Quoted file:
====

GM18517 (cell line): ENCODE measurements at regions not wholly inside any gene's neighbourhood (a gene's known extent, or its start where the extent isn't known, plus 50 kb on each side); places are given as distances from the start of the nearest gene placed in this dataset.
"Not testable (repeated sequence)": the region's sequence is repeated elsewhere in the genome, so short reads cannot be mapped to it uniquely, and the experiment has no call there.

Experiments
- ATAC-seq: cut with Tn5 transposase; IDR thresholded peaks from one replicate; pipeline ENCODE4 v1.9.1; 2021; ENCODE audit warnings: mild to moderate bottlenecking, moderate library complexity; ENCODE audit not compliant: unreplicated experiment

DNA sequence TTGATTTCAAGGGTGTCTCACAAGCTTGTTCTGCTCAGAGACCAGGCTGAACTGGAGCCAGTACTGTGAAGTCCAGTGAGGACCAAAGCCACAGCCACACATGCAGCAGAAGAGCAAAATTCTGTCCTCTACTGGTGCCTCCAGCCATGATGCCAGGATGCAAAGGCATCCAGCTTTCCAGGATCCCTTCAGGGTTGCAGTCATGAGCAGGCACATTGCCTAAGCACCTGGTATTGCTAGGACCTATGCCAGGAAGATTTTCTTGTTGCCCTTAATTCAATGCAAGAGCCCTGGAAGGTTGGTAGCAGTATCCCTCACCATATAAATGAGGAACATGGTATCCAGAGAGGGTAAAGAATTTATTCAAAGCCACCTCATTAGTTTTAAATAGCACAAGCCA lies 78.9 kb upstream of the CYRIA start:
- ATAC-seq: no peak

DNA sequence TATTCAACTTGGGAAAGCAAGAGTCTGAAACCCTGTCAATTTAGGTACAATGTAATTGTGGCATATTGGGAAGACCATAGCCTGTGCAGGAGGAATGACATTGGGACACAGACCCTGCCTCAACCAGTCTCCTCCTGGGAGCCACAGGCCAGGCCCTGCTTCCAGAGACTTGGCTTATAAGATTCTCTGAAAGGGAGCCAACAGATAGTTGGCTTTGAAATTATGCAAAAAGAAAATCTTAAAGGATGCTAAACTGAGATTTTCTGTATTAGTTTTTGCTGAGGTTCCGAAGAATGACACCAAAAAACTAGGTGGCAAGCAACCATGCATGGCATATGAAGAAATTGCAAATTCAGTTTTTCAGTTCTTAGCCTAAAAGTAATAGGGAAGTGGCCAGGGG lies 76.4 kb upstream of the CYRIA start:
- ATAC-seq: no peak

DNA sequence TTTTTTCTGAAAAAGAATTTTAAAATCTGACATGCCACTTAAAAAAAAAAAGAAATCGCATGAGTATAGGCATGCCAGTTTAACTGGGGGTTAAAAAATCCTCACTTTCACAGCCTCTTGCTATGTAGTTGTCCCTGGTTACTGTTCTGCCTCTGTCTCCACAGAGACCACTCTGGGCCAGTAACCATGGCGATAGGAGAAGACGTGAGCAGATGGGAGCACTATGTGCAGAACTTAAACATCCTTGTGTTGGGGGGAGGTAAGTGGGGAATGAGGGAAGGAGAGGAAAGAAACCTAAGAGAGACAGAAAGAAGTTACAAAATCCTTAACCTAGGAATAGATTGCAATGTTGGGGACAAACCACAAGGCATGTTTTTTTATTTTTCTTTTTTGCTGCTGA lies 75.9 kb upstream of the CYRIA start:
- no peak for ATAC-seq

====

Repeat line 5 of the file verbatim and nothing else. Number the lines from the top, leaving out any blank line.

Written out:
DNA sequence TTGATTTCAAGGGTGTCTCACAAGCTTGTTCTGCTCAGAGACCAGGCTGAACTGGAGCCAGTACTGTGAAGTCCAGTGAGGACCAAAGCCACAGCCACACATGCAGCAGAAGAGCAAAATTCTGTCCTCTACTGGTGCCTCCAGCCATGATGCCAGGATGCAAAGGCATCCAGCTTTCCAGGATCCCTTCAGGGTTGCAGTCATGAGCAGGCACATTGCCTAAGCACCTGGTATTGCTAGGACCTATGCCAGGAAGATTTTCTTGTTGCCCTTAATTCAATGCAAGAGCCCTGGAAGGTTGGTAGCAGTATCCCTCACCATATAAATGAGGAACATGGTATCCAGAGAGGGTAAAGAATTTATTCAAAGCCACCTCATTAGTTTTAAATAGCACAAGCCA lies 78.9 kb upstream of the CYRIA start: